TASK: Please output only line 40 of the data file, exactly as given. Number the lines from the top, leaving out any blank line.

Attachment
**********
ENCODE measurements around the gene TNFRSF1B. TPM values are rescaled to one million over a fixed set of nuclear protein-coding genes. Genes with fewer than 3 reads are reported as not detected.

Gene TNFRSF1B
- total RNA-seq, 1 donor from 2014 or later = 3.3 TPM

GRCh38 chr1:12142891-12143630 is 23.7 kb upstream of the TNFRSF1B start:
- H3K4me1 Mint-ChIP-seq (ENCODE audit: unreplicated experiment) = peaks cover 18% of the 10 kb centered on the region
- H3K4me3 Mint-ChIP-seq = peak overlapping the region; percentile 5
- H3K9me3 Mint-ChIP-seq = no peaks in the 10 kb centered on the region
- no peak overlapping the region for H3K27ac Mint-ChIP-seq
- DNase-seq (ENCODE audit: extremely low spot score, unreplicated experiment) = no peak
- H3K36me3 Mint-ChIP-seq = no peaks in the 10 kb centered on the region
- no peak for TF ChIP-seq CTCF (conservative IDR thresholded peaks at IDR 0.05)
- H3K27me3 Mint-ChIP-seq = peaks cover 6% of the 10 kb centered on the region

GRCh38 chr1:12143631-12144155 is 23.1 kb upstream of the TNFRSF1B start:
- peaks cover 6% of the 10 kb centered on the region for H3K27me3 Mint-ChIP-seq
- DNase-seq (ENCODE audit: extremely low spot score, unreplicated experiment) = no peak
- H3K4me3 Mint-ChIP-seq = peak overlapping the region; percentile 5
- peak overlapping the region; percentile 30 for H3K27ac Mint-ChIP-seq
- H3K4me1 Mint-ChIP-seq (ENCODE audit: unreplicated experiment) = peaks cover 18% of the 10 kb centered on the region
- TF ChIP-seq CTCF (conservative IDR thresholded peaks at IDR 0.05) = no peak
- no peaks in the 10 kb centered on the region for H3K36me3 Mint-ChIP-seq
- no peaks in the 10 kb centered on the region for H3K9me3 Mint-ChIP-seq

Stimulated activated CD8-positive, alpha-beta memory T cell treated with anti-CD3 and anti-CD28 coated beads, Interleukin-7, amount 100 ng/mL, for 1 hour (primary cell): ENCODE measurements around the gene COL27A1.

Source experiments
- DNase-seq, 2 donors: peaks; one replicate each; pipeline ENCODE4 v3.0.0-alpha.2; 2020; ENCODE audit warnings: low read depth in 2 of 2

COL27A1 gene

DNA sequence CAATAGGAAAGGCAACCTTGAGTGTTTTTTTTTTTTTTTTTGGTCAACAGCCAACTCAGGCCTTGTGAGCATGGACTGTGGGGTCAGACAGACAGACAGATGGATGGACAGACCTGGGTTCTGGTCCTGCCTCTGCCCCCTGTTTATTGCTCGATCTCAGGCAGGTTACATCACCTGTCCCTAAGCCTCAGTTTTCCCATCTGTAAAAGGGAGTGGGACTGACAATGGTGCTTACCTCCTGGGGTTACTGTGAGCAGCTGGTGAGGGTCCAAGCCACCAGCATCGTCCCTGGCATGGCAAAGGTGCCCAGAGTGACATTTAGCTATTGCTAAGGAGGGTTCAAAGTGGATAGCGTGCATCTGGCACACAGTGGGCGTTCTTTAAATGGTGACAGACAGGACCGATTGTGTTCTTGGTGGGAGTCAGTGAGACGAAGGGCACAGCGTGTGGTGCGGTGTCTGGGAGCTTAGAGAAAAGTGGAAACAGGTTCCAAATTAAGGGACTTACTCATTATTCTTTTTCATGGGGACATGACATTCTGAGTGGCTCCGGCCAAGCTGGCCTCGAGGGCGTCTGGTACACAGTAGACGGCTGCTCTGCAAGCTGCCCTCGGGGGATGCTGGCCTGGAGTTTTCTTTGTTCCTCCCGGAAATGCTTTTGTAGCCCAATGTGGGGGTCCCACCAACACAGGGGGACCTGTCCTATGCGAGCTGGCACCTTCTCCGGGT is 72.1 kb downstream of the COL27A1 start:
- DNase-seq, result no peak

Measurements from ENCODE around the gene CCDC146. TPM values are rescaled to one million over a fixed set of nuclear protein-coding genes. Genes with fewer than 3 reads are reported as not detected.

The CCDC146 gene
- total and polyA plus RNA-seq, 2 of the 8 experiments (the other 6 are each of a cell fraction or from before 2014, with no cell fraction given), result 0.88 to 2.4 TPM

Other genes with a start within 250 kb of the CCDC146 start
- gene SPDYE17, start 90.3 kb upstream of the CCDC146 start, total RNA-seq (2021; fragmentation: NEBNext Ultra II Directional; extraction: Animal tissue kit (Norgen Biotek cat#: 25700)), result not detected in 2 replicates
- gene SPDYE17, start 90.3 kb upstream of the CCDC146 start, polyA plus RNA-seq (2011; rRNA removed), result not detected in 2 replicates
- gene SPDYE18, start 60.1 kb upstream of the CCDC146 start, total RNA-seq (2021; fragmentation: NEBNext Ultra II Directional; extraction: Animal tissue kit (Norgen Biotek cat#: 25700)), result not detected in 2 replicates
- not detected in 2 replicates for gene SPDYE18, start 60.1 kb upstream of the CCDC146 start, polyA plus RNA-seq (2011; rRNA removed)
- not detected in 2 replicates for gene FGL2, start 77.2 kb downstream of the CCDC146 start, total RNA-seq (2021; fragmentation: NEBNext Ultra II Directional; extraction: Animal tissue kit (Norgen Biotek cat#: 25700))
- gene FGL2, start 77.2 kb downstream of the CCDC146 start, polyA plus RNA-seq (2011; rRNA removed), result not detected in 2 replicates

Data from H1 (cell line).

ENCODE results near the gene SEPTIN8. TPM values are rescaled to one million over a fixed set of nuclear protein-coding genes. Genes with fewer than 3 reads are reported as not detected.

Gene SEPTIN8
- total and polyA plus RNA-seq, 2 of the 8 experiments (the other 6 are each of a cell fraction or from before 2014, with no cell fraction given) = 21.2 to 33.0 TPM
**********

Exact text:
Gene SEPTIN8